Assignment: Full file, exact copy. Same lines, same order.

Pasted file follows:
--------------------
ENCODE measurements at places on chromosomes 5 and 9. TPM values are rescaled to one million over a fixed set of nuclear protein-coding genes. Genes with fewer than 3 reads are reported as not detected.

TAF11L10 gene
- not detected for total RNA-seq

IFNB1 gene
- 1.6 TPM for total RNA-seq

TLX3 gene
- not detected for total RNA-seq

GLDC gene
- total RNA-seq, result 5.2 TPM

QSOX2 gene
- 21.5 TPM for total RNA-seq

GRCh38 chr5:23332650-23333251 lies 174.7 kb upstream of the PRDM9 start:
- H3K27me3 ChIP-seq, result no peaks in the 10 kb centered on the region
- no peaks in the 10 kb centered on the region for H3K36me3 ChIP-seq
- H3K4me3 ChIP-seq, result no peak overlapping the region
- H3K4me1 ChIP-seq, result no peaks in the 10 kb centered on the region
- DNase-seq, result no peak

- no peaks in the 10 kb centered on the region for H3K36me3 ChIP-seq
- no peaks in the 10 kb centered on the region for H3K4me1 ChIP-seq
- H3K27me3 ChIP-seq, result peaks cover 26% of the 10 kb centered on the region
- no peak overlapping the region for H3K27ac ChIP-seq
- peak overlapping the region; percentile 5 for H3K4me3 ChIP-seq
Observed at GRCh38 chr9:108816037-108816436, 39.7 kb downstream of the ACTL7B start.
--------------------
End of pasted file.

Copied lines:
ENCODE measurements at places on chromosomes 5 and 9. TPM values are rescaled to one million over a fixed set of nuclear protein-coding genes. Genes with fewer than 3 reads are reported as not detected.

TAF11L10 gene
- not detected for total RNA-seq

IFNB1 gene
- 1.6 TPM for total RNA-seq

TLX3 gene
- not detected for total RNA-seq

GLDC gene
- total RNA-seq, result 5.2 TPM

QSOX2 gene
- 21.5 TPM for total RNA-seq

GRCh38 chr5:23332650-23333251 lies 174.7 kb upstream of the PRDM9 start:
- H3K27me3 ChIP-seq, result no peaks in the 10 kb centered on the region
- no peaks in the 10 kb centered on the region for H3K36me3 ChIP-seq
- H3K4me3 ChIP-seq, result no peak overlapping the region
- H3K4me1 ChIP-seq, result no peaks in the 10 kb centered on the region
- DNase-seq, result no peak

- no peaks in the 10 kb centered on the region for H3K36me3 ChIP-seq
- no peaks in the 10 kb centered on the region for H3K4me1 ChIP-seq
- H3K27me3 ChIP-seq, result peaks cover 26% of the 10 kb centered on the region
- no peak overlapping the region for H3K27ac ChIP-seq
- peak overlapping the region; percentile 5 for H3K4me3 ChIP-seq
Observed at GRCh38 chr9:108816037-108816436, 39.7 kb downstream of the ACTL7B start.